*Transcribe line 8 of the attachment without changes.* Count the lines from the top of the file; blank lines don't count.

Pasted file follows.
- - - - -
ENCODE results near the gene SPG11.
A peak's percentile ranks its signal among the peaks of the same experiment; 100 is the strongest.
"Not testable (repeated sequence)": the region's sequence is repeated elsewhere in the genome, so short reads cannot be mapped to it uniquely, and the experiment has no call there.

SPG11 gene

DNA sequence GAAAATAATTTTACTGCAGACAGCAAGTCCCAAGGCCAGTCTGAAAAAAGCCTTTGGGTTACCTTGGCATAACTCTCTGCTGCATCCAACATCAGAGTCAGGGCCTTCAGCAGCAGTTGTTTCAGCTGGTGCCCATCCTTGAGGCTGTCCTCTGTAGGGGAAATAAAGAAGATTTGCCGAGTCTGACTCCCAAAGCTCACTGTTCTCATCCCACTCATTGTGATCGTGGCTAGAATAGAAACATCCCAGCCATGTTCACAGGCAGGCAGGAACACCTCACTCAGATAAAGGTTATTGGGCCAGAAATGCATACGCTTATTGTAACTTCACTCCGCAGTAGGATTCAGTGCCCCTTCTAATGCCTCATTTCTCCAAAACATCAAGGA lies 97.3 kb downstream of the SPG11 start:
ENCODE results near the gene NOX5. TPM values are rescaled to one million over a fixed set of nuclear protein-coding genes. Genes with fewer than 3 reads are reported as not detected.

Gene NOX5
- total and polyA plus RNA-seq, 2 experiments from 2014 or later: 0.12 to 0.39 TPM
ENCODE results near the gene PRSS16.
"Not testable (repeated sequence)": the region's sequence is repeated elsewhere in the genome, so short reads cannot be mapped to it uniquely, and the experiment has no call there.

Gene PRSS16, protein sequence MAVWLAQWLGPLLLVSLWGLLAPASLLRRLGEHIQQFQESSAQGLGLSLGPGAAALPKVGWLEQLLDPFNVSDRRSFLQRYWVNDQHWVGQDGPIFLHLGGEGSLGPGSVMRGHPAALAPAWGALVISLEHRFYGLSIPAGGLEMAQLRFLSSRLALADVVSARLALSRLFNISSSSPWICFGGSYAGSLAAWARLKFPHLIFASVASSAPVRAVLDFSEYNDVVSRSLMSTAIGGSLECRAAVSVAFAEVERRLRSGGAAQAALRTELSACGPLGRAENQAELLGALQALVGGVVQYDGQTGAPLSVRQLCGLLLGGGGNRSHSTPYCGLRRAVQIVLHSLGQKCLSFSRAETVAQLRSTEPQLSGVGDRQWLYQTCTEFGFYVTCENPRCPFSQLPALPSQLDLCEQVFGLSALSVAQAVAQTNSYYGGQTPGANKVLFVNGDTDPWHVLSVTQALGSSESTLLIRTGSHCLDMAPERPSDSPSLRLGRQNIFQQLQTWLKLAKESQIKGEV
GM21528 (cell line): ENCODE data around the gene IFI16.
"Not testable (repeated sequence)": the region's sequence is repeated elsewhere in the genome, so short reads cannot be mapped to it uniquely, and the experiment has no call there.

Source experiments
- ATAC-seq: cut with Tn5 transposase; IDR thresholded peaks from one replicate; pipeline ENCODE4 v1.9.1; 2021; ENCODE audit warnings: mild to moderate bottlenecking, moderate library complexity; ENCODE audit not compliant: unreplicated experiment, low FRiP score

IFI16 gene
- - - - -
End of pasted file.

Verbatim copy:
- total and polyA plus RNA-seq, 2 experiments from 2014 or later: 0.12 to 0.39 TPM